I read a lot for pleasure, but I also love to learn how to become a better writer by focusing on what amazing authors do right. Like, when I recently re-read NINETEEN MINUTES by Jodi Picoult, I asked myself Why does this work so well?
(For more writing lessons learned from NINETEEN MINUTES, click here)
Why did this book work so well? It's tough to sum it all up, but I'd say it was conflicting story goals. In Plot & Structure, James Scott Bell reminds us to not only create conflict, but to create character goals that conflict with each other. Picoult does this brilliantly. How? She embeds conflict into who the characters are.
Hang with me a bit while I mind-map these conflicting character goals from NINETEEN MINUTES:
Character: Peter Houghton
Teen boy/outcast/bullying victim/school shooter
Story goal: stop the torment
Character: Lacy Houghton
Midwife/prenatal counselor/mother of shooter
Story goal: protect her son
Character: Josie Cormier
Teen girl/former outcast turned popular/former best friend to shooter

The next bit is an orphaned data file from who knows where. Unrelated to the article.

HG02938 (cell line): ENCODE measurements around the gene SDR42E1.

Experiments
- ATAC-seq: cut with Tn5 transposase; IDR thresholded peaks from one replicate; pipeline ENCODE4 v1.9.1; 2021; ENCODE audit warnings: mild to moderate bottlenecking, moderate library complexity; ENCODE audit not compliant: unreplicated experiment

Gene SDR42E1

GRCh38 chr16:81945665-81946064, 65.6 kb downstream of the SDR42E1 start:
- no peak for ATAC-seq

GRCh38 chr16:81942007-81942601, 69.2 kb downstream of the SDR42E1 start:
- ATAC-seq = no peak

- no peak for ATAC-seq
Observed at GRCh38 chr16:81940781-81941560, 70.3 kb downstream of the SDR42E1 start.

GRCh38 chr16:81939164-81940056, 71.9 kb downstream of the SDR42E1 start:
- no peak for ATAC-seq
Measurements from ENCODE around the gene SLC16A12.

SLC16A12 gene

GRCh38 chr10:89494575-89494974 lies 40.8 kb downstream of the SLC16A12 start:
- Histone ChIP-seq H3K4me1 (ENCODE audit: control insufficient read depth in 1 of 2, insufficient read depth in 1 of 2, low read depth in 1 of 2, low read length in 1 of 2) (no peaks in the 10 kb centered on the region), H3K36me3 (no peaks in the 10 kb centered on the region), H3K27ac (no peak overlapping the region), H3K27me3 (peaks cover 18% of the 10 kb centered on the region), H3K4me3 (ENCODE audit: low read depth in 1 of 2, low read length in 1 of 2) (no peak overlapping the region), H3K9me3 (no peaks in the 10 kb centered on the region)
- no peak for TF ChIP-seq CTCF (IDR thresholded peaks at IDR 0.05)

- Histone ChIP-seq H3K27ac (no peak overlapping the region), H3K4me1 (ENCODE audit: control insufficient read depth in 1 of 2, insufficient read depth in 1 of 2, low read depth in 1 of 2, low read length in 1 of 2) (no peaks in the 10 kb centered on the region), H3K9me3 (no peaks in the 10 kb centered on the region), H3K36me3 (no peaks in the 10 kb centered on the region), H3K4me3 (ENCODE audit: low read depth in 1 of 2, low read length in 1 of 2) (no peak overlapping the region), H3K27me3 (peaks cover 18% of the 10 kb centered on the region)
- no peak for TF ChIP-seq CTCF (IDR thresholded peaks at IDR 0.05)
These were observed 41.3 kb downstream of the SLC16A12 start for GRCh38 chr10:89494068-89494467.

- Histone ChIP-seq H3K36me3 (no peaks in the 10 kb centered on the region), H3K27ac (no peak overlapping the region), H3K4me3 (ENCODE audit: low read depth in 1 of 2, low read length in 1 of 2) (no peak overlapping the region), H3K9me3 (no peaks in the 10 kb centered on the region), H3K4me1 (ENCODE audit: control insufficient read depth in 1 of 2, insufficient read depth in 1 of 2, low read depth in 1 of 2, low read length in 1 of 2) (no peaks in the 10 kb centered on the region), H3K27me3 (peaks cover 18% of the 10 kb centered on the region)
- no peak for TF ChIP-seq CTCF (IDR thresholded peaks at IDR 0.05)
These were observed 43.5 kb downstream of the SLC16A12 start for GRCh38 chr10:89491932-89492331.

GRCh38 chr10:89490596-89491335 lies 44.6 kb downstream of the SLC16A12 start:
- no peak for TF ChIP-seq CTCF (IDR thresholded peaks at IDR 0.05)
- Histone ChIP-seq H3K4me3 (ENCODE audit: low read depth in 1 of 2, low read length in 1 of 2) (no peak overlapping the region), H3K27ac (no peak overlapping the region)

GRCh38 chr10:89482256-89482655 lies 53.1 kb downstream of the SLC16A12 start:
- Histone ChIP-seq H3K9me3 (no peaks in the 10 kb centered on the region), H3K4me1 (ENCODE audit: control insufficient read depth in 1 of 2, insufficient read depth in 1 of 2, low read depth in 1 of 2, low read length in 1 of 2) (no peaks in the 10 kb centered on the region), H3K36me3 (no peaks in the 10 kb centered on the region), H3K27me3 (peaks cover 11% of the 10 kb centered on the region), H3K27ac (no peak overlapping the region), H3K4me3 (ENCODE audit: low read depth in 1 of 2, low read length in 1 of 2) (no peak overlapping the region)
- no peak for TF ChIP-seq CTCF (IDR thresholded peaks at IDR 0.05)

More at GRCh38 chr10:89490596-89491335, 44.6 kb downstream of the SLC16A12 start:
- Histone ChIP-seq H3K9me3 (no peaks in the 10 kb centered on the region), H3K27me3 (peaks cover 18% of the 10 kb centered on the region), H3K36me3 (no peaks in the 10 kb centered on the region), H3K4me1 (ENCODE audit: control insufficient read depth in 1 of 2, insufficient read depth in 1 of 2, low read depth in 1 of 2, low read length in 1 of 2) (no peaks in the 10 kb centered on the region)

Story goal: to fit in
Character: Alex Cormier
Small town judge/single mother to teen daughter, Josie
Story goals: protect her daughter; be a good judge
Character: Patrick DuCharme
Single man/small town detective
Story goals: protect his small town, solve the case, bring healing through justice
- The shooter experienced torment every day at school. He just wanted it to stop. Speaking up to authorities only made the bullying worse.
- The mother of the shooter and the mother of the victim, both trying to protect their children. One's a judge who must follow the law. The shooter's mother counsels other parents on how to raise their children.
- The former outcast and friend of the shooter became popular. She used to protect him from bullies, but now she's a silent bystander. Associating with him would damage her need to fit in, but the nuggets of early friendship remain.
- The small town detective often feels like he's too late to save anyone. Justice isn't always within his control. He must discover and unveil the truth, no matter how ugly it is.
What do you think of these character notes? Do you ever pick apart a story and characters to figure out why they work so well? Do you struggle to add organic conflict? If you're good at it, please share your own tips!